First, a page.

Jean-Yves Gilg

Editor, Solicitors Journal

The practical implications of changes to precedent H

The practical implications of changes to precedent H


The new form is likely to make the process of agreeing budgets and conducting CCMCs more challenging, warns Steve Davies

The most recent changes to costs budgeting, which came into force on 6 April 2016, are largely considered to be sensible. However, they have implications which could hinder transparency in the budgeting process.

One of the major changes to budget form precedent H is the removal of 'assumptions' from page 1; they are now within each individual phase. Practice direction 3E B.6(c) states: 'In cases where a party's budgeted costs do not exceed £25,000 or the value of the claim as stated on the claim form is less than £50,000, the parties must only use the first page of precedent H.'

CCMC difficulties

Only having sight of the first page of the budget could make the process of trying to agree budgets prior to the case and costs management conference (CCMC) considerably more challenging. Parties who agree a budget before the CCMC may be in for a shock when there is a disagreement at the end of the claim as to exactly what that budget was assumed to contain at the time of the agreement. Further, there could be nothing in writing to support any agreement as to the exact nature of the costs which were agreed.

This may cause similar issues when a party seeks to file a revised budget to account for further work that was unforeseen at the time of the original budget. If the parties have previously agreed certain phases without a detailed discussion around the assumptions, it could be much easier for the party seeking to revise the budget to persuade the court, given that there will be no reference within the original one-page precedent H to the assumptions.

This will also cause difficulties for judges at CCMCs. In the cases where only the front page is filed, the judge will have no idea what assumptions are contained within the budgets. Nor will the judge know whether the parties are considerably far apart in terms of the case direction, or whether one of the parties has simply filed an 'excessive' budget. The court is more likely to consider the issue of proportionality in the context of both budgets and reduce the higher one to be more in line with the lower one, without considering the extent to which the assumptions may vary.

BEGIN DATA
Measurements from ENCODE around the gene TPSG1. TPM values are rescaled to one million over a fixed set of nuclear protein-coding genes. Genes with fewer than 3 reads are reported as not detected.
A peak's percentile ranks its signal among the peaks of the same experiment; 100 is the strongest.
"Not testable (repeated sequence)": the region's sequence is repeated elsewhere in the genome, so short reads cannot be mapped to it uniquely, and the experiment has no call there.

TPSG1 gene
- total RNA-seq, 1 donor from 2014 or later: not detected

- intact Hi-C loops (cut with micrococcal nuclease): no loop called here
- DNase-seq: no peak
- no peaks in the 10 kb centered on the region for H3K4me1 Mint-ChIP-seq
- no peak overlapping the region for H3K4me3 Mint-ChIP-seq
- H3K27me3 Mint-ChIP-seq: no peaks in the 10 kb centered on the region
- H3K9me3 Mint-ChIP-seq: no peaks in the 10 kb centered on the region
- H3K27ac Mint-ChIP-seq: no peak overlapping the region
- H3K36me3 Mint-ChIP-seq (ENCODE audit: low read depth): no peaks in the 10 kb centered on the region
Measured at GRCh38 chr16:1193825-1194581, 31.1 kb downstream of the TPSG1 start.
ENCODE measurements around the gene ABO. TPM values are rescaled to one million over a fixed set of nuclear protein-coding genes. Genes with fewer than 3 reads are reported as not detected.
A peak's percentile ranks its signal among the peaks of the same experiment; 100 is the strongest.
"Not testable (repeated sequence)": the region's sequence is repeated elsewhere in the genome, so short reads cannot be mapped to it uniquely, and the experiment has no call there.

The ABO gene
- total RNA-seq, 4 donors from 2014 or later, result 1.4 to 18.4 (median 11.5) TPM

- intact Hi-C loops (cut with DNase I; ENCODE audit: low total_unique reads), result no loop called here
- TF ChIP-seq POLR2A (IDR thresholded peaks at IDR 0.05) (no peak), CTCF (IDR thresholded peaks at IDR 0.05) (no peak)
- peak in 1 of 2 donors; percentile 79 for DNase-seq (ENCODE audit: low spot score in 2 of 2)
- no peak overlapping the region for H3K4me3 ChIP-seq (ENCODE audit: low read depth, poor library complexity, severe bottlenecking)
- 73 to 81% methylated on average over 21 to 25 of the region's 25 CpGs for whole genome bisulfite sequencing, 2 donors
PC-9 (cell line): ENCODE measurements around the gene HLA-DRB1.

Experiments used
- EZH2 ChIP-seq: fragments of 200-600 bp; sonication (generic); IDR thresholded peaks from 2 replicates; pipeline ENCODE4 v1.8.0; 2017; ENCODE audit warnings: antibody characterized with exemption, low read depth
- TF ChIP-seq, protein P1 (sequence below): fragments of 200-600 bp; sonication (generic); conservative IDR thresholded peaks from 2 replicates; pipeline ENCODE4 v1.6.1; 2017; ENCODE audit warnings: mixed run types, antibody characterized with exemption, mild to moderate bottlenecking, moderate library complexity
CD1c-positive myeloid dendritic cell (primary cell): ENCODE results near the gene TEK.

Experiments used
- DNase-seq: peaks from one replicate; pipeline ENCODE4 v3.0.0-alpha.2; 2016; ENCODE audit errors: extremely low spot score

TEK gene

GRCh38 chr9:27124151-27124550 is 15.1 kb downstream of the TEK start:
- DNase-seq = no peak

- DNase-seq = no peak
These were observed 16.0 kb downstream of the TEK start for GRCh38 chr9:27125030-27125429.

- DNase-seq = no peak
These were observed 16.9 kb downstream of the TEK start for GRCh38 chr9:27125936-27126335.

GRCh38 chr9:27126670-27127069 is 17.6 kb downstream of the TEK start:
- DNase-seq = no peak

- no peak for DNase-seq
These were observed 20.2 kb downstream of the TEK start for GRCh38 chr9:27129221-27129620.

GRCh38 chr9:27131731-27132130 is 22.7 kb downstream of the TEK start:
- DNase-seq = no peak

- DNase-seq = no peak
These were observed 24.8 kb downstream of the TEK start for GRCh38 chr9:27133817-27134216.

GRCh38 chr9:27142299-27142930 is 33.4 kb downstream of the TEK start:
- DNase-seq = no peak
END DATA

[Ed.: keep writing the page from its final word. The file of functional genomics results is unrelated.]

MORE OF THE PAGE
Costs lawyers

Practically, the costs lawyers whom you instruct to draft the precedent H and subsequently prepare the budget discussion report must be fully aware of such shortcomings in the process and seek to discuss assumptions with the other side, notwithstanding their absence from the front page.

Further, if phases are agreed, they should seek to include the assumptions in the joint discussion report, to protect against any potential applications to revise the budget or parties seeking additional costs at the conclusion of the claim, on the basis that they were not included within the original budget.

In relation to the CCMC itself,
it would be sensible to ensure that the costs lawyer who drafted the precedent H is in attendance and is able to make full representations to the court so that there is no ambiguity as to what has or has not been claimed. This would also ensure that the judge has the full picture of the perceived future direction of the case and how that ties into the costs which have been claimed within the budget.

Further observations from costs practitioners about the potential shortcomings of the new precedent H form include the assumption that there will be no incurred costs in relation to a number of the phases, including settlement or alternative dispute resolution and trial preparation, even though there may be instances where costs will have been incurred.

Additionally, there is provision for the inclusion of a breakdown of medical expert fees within the budget itself, notwithstanding that there is insufficient space to accommodate the level of evidence which would be required in the majority of high-level multi-track cases, to which this form is primarily intended to apply. Therefore, more often than not, a supplementary sheet will be required in any event, which was what the inclusion of this information within the budget was intended to avoid.

Further, the precedent H document annexed to the Civil Procedure Rules is itself inadequately formatted and cannot be easily printed off without manually adjusting the document, and there are instances where the data and formulas are incorrect, thereby causing potential errors within the budget.

Therefore, litigators must be aware of the potential issues
with the new precedent H document, the shortcomings
and the limitations, and proceed with caution in any cases in which this new form will need to be filed.

Steve Davies is a council member of the Association of Costs Lawyers @CostsLawyers